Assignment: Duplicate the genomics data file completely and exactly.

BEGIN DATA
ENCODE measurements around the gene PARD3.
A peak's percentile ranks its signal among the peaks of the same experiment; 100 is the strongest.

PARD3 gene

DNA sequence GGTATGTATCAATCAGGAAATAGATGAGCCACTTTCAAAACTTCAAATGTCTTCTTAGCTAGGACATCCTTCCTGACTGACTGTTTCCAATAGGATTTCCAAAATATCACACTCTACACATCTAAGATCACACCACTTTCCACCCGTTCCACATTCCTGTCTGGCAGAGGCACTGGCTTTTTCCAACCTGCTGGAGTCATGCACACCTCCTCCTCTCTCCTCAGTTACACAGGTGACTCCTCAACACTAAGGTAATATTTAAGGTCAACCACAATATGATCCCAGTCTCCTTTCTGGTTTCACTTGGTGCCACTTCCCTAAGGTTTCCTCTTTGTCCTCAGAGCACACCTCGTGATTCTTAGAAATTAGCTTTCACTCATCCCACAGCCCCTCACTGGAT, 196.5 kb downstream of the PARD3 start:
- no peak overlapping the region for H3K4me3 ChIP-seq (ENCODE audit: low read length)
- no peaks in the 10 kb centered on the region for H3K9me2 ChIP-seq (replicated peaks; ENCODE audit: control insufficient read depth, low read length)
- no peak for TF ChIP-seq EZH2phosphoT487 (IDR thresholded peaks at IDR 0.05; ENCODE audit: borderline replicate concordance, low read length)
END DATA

ENCODE measurements around the gene PARD3.
A peak's percentile ranks its signal among the peaks of the same experiment; 100 is the strongest.

PARD3 gene

DNA sequence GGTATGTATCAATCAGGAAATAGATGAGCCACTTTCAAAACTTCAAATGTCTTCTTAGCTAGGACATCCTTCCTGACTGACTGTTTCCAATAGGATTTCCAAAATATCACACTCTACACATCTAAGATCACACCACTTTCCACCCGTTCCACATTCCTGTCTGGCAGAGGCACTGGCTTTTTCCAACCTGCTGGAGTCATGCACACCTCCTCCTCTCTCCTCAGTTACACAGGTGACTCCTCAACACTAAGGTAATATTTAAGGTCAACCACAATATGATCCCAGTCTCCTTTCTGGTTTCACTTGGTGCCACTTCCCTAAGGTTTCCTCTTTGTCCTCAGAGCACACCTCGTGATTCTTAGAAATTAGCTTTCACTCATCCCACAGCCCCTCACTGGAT, 196.5 kb downstream of the PARD3 start:
- no peak overlapping the region for H3K4me3 ChIP-seq (ENCODE audit: low read length)
- no peaks in the 10 kb centered on the region for H3K9me2 ChIP-seq (replicated peaks; ENCODE audit: control insufficient read depth, low read length)
- no peak for TF ChIP-seq EZH2phosphoT487 (IDR thresholded peaks at IDR 0.05; ENCODE audit: borderline replicate concordance, low read length)